Everyday Homeless

Everyday Homeless

It’s been 23 years of living in Colombia, enjoying the beauty and the magic this country has to offer. I come from Quindío, a place in the heart of the central mountain ranges of the Colombian Andes, home to probably the best coffee in the world, surrounded by astonishing landscapes everywhere you look. Although, I should mention that I come from a somewhat privileged background, where very harsh realities all over the country are well known and aware in the public consciousness, but turned a blind eye by the vast majority. 

In Colombia, according to MinSalud, around 34 thousand people live on the streets. Part of the homeless population are users of a substance called Basuco, the term comes from cocaine’s waste, this drug is very present in areas like the Bronx in Medellín. There are multiple “Bronx” named areas all over the country, these are places filled with drug abuse, crime, prostitution.. It’s society’s “under the rug” areas, where all the problems out of hand meet, where dehumanisation 0-happens at its worst. And seeing this with my own eyes could be described as terrifying.  

DNfG has brought us closer to wonderful and caring organisations that do care about the people left aside, one of them is Everyday Homeless. They work in the Bronx in Medellín, bringing aid in many ways to communities in need that habit this frightening place. For us it is very important to know the work our associates do first hand, this is the reason I visited the Bronx for the first time.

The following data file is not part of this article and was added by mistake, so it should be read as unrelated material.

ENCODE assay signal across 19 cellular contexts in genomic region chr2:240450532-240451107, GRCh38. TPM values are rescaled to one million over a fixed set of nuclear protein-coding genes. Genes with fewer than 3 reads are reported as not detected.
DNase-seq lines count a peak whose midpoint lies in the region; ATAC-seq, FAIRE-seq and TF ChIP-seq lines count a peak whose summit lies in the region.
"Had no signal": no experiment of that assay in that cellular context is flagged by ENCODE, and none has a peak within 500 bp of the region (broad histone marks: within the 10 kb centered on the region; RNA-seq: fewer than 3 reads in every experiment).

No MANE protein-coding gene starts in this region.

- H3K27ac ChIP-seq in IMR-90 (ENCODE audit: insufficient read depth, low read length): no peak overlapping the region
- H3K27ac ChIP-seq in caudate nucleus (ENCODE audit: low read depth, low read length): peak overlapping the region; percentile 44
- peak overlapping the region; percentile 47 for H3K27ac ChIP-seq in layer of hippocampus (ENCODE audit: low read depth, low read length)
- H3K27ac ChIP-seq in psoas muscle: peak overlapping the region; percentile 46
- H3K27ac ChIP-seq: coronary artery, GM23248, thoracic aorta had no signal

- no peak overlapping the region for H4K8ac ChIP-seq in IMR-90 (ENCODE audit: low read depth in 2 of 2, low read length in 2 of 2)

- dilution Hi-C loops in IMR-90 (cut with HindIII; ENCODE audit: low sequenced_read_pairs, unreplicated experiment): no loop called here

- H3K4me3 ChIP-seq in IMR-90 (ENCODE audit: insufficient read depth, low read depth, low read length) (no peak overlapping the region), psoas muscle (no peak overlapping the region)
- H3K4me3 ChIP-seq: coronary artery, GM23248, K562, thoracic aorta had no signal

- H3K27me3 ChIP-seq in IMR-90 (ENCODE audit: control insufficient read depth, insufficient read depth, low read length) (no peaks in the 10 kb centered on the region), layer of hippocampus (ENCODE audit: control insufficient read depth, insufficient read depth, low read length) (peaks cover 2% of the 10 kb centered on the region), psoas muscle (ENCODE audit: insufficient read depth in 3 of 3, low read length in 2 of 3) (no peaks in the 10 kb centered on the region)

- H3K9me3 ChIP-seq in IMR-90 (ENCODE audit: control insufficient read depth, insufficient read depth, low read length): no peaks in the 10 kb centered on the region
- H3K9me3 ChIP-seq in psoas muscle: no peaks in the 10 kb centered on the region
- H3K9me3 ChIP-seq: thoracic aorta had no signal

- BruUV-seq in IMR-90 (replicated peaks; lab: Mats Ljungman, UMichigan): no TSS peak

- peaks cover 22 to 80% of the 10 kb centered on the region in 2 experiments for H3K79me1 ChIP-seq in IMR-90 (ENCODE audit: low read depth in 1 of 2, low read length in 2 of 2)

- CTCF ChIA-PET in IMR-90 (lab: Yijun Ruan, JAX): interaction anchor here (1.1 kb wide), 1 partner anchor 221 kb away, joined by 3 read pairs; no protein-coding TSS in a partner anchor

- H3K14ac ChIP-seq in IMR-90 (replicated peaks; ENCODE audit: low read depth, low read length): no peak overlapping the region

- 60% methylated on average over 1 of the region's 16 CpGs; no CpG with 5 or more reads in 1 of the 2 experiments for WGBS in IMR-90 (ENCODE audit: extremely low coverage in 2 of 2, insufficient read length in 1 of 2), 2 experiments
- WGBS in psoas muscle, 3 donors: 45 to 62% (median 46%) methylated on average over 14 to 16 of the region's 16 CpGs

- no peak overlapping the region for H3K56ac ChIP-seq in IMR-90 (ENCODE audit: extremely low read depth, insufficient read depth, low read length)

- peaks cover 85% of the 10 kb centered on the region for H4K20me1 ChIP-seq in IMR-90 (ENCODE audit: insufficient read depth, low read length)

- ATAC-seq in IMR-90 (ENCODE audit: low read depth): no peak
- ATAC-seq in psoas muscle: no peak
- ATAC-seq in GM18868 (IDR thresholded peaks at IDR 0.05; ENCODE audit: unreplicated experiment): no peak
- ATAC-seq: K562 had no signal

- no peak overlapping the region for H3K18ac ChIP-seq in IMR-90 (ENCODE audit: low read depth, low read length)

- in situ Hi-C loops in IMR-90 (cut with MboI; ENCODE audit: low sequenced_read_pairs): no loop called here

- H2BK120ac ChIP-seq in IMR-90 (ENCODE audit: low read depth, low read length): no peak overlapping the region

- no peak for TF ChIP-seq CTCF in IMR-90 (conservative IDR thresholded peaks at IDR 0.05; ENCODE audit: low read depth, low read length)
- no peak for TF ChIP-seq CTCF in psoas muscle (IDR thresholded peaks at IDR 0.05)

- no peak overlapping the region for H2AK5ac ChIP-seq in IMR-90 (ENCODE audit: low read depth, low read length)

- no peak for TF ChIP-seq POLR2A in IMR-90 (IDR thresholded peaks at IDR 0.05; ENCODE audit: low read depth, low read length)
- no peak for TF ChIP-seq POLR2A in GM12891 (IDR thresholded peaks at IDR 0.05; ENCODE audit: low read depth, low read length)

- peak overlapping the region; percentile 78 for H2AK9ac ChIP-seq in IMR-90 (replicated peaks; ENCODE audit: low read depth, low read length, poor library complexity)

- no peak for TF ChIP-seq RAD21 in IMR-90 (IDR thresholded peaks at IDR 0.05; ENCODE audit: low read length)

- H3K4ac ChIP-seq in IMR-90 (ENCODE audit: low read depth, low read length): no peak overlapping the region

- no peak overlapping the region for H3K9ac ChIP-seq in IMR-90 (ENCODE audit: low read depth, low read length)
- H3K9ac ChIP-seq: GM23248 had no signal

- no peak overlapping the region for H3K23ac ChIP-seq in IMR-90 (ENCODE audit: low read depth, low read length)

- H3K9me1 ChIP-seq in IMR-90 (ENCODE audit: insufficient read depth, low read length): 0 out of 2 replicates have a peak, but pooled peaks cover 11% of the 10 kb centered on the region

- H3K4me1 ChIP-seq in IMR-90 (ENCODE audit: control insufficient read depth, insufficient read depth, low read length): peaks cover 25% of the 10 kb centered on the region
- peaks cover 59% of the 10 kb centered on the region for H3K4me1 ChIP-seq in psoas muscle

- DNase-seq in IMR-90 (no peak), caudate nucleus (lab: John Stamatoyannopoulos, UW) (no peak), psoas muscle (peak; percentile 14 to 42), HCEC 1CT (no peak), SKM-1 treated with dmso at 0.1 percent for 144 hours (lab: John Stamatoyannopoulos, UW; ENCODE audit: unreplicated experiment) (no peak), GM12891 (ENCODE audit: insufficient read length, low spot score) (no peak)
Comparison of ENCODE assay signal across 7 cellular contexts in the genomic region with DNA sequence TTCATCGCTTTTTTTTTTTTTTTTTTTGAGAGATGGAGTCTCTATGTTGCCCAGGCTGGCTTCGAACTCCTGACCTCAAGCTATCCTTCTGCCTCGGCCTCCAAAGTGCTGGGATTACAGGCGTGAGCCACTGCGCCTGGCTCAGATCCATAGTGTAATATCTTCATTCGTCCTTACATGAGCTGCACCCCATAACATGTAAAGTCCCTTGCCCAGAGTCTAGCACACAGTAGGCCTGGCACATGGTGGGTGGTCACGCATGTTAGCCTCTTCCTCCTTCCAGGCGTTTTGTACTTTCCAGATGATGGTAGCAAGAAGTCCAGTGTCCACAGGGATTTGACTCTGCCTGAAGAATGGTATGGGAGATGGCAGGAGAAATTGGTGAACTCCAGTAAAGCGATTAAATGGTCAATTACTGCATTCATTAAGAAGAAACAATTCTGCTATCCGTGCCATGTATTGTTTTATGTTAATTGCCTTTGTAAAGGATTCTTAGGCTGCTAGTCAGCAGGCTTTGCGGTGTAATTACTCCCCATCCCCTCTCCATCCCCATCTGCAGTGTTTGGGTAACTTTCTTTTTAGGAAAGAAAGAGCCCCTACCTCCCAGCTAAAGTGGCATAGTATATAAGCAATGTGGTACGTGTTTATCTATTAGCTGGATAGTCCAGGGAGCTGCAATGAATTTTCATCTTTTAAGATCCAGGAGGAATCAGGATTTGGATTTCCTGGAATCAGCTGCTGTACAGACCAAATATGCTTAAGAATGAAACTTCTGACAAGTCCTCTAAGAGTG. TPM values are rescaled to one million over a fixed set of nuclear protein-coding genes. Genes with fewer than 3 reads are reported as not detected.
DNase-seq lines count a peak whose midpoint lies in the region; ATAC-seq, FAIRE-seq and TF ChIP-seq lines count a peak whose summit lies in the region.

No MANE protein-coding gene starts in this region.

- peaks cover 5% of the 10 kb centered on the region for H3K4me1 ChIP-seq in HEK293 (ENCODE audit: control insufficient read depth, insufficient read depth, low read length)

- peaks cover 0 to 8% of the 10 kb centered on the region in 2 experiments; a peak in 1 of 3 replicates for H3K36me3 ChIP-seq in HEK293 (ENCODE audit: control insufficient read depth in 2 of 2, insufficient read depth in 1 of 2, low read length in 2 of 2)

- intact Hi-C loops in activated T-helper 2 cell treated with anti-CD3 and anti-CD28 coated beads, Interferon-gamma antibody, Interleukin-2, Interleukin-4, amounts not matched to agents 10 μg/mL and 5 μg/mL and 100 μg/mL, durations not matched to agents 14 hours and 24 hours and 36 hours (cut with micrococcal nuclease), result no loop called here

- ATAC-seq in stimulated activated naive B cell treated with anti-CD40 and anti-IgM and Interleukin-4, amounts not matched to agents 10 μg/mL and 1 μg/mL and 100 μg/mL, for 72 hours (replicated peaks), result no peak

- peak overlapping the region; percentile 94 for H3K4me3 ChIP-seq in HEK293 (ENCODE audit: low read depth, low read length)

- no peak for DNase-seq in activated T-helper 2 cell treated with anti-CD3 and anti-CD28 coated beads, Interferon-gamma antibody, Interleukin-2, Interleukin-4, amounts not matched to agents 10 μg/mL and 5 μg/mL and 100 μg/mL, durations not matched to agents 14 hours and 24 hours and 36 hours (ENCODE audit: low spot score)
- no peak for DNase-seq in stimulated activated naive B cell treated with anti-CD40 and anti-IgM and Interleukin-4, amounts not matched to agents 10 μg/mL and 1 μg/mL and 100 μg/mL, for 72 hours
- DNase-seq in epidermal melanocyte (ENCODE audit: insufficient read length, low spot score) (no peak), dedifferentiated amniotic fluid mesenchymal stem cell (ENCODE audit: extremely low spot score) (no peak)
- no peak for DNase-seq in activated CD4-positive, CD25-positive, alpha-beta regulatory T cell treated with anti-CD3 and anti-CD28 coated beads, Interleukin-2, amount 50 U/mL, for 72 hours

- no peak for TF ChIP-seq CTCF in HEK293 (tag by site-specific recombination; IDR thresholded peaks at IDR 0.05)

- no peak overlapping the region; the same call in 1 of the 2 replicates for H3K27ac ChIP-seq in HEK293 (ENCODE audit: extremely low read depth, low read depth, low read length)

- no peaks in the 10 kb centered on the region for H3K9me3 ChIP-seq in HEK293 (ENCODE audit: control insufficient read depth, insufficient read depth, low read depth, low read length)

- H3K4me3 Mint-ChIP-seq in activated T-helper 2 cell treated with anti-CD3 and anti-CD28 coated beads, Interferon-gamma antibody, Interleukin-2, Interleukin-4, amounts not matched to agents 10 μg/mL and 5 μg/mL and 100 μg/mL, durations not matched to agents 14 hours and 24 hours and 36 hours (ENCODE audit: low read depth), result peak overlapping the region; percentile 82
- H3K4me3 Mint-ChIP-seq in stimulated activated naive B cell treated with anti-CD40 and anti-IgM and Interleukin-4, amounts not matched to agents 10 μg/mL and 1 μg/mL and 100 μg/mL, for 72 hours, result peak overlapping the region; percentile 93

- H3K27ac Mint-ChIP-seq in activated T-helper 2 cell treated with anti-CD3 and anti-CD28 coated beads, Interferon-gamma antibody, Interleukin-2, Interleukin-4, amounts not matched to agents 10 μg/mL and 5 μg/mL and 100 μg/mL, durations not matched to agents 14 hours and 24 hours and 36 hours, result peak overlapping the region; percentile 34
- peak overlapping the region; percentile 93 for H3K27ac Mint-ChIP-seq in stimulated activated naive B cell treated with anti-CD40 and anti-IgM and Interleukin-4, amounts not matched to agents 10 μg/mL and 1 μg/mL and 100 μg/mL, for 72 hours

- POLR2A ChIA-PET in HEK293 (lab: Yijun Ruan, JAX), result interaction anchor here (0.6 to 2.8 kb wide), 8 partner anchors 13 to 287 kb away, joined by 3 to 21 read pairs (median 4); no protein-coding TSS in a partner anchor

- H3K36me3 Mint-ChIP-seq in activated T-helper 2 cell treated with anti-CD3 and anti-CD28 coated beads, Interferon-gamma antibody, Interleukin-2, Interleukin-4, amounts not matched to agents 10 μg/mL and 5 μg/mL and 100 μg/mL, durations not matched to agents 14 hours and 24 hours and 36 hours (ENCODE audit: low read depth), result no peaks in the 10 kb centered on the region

From the main staircase entrance to Prado Metro station, 4 massive metal vents from the subway give you a warm welcome to the Bronx. I took a deep breath and got ready for what was ahead of me. We started walking down the street, at first it’s a block walk through a street filled with people laying in filth, all carrying a small wooden pipe (used for basuco consumption). On the block to the right, there’s at least 500 people packed in one single street, almost all of them smoking basuco, and to the left, there was our destination. Inside the apartment complex, there were the kids that live in this street, all having fun, all being kids! All naive and innocent about the reality they live in. 

Visiting a place like this, knowing the community and experiencing their reality changed my life. Through DNfG, these people’s lives can fundamentally change, and a future could be made possible for these kids. The feeling of going into a place like this is inexplicable, it’s the idea of going through a very stressful place and wanting to go back, for good reasons, to help, to spread love to people that have never received it in any way. It’s hell, but there’s good hearts inside it.

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